Optical/IP Networks

Cisco's Resilient Ring Gets a Boost

There was a time when standards had to be agreed upon before semiconductor vendors could implement them, but those days are long gone, to judge from today’s announcement by Mindspeed Technologies, a division of Conexant Systems Inc. (Nasdaq: CNXT)

Mindspeed says that it’s developed the first chip to support the proposed IEEE 802.17 Resilient Packet Ring (RPR) standard (see Mindspeed Offers Packet Ring Solution), a technology that aims to give low-cost Ethernet networks some of Sonet’s self-healing capabilities (see IEEE Tunes Ethernet for Telcos).

But guess what? The Institute of Electrical and Electronics Engineers (IEEE) hasn’t even started discussing the proposed RPR standard. The first meeting is planned for March.

In fact, Mindspeed’s chip, the CX29950 RingMaker, implements technology called the spacial reuse protocol (SRP) that Cisco Systems Inc. (Nasdaq: CSCO) has been trying to get standardized for a couple of years. It forms the basis of Cisco’s Dynamic Packet Transport (DPT) equipment that’s already in use in Internet service providers’ points of presence, cable networks, and (oddly enough) some metropolitan area networks in China (see Cisco's Second String).

So, how can Mindspeed wave a magic wand and turn its SRP chip into an RPR one? And is this some sinister Cisco standards plot in the making?

Mindspeed says it’s nothing of the sort. It acknowledges that it might need to tinker with its chip to bring it into line with whatever standard comes out of the IEEE. “We will make any modifications required,” says Lauren Schlicht, product line manager for Mindspeed’s broadband internetworking systems unit.

However, Schlicht isn’t expecting major changes, because the IEEE is likely to limit the scope of the RPR standard to bridging between rings. The upshot is that proprietary technologies, such as Cisco's SRP, will continue to be used within rings. Carriers accept that they won't be able to mix equipment from different vendors on the same ring, according to Schlicht. Cisco’s biggest competitor in this field, Nortel Networks Corp. (NYSE/Toronto: NT), has its own ring technology called Optera Packet Edge (see http://www.nortelnetworks.com/products/01/optera/packet_edge/doclib.html for details). Right now, Nortel has embedded its ring technology in some of its products but hasn’t encouraged other vendors to adopt it in the way Cisco has with SRP.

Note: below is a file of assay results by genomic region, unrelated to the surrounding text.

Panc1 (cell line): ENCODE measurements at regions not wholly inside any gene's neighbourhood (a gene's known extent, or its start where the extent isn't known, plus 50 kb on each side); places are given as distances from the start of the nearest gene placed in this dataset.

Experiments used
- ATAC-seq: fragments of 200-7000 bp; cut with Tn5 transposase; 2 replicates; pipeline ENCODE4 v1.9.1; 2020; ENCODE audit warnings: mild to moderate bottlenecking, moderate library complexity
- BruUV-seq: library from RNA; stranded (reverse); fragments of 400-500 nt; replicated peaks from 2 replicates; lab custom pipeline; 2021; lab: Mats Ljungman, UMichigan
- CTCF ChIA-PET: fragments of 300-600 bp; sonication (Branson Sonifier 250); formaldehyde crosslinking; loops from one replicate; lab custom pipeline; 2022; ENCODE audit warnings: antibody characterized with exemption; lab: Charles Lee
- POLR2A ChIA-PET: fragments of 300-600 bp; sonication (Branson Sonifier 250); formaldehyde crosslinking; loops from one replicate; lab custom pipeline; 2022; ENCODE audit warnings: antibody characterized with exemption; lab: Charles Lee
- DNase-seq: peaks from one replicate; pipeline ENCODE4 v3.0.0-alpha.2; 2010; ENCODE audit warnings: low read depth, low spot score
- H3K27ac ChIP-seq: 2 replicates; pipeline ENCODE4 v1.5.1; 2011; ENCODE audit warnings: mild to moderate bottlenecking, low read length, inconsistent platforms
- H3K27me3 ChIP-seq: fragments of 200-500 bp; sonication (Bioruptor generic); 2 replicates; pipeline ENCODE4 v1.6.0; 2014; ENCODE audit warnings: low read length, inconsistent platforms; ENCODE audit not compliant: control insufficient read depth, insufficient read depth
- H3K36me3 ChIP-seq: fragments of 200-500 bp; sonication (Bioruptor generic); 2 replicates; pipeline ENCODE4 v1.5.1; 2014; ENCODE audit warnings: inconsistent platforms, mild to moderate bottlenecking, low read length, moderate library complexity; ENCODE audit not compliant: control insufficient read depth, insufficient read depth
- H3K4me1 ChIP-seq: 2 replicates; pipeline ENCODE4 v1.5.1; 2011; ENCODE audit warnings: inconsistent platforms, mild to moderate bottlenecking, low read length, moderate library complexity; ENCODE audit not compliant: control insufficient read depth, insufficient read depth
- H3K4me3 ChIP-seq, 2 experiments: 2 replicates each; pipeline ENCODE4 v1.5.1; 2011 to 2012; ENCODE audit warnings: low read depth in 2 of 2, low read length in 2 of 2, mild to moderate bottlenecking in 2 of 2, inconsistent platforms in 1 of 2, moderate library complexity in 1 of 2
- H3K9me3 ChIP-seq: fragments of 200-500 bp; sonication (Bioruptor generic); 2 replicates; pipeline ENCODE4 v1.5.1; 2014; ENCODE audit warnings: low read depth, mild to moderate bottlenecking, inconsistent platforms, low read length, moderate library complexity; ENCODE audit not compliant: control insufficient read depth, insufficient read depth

Schlicht says that Mindspeed is already working with nine vendors (in addition to Cisco) that are using its CX29950 RingMaker to develop equipment. So far, only one of them -- Riverstone Networks -- has announced an SRP-based product.

All the same, nine vendors developing SRP-based products equate to a fair amount of support for whatever Cisco submits to the IEEE working group developing the RPR standard.

One fly in the ointment could be that the current version of Cisco's DPT has a fundamental problem -- that it won't support DiffServ (differentiated services), a crucial standard for enabling service providers to offer different grades of service at different prices, according to Juha Heinanen, the CTO of Telia Finland (a subsidiary of Sweden's Telia AB) and an Internet infrastructure guru.

The problem stems from the fact that DPT only supports two traffic classes that have a strict priority relationship, according to Heinanen. "DiffServ requires more than two traffic classes, each with its own configurable buffer space and scheduling weight," he says. "Also, within each class, it should be possible to assign packets a different level of drop precedence." This isn't possible with DPT.

Heinanen also points to problems with the way in which DPT ensures that attached equipment doesn't hog access. "DPT's FDDI-like, node-based fairness concept would need to be redesigned in order to make RPR DiffServ compatible," he says. -- Peter Heywood, international editor, Light Reading http://www.lightreading.com

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